American Contemporary

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That Feeling When You Leave Your 200-Acre Tree Farm For a Tiny Greenpoint Art Studio

Shara Hughes in front of "Tree Farm", Photo courtesy of Giulia Alexandra

Shara Hughes in front of “Tree Farm”, Photo courtesy of Giulia Alexandra

When Shara Hughes was born, her father bought her and her three brothers 200 acres of land each in rural Georgia. It was the early ’80s and land was going for 10 cents an acre. Her father saw his opportunity and planted a tree farm. Shara spent a lot of her childhood on that property, learning about land and taking care of the trees. She still goes there to enjoy the space and the nature and when she moved to New York from Atlanta in August last year, land – because there’s so little of it in the city – was the first thing she thought about.

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Alex Da Corte Sees the World Through a Piss-Filled Malt Liquor Bottle

Alex Da Corte, "April Fools," 2014: Rubber, anodized metal frames, VCT tile, wood, foam, garland, ceramic Hershey Kiss, latex witch nose, artificial mushroom, Coca-Cola can, Plexiglas 60.5 x 49 x 64 inches.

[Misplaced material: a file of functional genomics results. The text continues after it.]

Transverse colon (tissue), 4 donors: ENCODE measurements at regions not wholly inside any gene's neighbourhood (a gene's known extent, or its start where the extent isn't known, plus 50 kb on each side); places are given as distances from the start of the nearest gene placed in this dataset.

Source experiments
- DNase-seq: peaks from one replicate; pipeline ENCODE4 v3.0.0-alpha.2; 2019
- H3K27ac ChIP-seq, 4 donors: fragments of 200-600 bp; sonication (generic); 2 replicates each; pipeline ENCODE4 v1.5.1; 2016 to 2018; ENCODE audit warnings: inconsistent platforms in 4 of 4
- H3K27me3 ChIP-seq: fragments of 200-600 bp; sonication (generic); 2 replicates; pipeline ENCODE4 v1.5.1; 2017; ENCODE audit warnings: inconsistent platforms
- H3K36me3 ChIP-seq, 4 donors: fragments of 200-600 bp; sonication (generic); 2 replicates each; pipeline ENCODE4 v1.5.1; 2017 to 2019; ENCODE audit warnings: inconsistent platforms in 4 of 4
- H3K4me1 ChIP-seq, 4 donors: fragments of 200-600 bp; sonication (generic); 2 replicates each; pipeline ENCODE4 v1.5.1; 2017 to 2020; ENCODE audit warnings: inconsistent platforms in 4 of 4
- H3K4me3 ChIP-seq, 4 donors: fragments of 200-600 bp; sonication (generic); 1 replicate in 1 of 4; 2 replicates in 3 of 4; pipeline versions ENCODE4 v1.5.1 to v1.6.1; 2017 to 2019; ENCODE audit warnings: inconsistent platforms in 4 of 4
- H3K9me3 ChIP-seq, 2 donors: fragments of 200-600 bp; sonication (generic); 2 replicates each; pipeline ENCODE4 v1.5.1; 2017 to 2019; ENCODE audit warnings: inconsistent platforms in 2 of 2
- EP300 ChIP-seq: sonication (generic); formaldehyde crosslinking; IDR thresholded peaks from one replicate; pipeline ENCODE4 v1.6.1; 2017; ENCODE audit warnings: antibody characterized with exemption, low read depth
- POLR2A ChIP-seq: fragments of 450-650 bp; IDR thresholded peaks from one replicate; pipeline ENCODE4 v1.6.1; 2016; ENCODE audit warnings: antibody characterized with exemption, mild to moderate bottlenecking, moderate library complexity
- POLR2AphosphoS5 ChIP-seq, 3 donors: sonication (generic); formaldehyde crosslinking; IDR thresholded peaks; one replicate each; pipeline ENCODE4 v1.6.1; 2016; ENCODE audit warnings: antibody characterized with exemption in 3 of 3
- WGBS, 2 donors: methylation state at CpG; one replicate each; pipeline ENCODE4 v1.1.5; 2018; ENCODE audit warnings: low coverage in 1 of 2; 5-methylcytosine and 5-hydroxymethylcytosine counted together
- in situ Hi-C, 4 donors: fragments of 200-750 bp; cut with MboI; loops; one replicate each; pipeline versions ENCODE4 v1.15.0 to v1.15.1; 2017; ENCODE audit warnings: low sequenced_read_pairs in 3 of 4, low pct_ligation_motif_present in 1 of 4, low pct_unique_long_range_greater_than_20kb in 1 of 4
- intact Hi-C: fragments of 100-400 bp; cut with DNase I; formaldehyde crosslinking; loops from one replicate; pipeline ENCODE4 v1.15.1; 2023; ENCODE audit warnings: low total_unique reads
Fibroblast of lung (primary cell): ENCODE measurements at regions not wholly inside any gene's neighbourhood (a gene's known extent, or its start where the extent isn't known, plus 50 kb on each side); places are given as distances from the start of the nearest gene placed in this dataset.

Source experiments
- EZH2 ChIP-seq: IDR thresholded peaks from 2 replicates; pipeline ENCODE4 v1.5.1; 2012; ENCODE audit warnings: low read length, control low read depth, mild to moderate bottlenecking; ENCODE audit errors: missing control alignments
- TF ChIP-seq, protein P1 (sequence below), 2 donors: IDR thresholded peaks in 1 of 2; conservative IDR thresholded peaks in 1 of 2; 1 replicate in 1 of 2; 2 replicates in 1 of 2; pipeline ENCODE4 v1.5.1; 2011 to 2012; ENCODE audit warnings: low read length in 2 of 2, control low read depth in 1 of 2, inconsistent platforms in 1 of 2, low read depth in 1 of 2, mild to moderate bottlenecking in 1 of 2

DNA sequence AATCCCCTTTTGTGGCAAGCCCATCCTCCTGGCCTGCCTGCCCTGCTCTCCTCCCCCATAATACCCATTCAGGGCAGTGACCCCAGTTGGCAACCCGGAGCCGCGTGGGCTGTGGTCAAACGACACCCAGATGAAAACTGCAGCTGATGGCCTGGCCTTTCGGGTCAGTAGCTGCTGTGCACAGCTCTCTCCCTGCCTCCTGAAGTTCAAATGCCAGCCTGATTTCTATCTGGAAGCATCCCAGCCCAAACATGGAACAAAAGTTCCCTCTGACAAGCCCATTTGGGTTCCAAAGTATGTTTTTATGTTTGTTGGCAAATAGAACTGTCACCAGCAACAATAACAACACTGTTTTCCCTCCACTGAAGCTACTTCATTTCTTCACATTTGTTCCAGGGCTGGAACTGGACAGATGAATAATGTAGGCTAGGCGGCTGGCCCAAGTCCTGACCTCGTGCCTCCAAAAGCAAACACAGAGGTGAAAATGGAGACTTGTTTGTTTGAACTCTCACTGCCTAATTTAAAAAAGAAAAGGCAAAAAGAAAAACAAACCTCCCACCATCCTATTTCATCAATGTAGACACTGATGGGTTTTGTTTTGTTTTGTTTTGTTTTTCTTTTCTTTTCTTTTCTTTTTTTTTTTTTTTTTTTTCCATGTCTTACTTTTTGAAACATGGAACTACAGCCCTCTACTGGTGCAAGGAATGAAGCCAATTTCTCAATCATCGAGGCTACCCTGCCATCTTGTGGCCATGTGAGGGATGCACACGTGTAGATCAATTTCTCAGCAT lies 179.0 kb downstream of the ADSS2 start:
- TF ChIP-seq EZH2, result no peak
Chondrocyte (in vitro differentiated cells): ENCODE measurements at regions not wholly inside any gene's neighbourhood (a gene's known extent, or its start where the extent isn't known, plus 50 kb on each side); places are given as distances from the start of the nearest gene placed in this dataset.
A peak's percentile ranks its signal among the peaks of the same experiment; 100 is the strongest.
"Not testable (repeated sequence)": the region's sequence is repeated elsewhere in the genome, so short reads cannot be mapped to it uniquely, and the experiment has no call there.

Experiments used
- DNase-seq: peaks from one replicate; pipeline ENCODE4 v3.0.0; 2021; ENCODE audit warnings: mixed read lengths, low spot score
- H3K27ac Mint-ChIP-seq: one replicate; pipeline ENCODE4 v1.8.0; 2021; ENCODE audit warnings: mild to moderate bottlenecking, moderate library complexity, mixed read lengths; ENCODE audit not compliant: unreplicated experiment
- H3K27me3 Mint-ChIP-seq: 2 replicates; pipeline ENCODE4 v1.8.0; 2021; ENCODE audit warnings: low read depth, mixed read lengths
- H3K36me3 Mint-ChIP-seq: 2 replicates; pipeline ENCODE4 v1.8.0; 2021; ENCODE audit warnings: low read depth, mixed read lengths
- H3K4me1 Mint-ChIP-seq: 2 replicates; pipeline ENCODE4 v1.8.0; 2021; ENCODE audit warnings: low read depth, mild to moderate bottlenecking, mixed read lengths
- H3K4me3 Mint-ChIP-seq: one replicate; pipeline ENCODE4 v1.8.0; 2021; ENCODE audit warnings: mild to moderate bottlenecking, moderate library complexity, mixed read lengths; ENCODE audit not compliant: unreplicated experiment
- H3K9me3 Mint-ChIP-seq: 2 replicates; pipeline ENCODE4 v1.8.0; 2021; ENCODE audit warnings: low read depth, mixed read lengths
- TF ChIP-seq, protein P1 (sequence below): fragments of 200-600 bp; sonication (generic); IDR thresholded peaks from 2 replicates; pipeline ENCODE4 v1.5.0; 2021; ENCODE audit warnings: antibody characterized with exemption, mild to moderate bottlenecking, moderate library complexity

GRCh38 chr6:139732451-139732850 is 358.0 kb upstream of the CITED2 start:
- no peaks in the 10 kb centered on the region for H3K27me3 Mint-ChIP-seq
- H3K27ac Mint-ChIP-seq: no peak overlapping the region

Alex Da Corte, “April Fools,” 2014: Rubber, anodized metal frames, VCT tile, wood, foam, garland, ceramic Hershey Kiss, latex witch nose, artificial mushroom, Coca-Cola can, Plexiglas 60.5 x 49 x 64 inches.

“Does the food we eat or the way we clean our toilet reflect if we’re obsessive compulsive or if we’re Virgos?” asked Alex Da Corte yesterday evening outside of American Contemporary gallery in the East Village. These are some of the questions Da Corte and five other artists address in “The Cardboard Lover,” which opened at said gallery yesterday evening. In a broader sense, the show explores the concept of “zaniness” as it applies to modern methods of production and consumerism. “It’s considering ways in which we organize domestic space and how it reflects if we’re cute or funny or serious,” Da Corte said.
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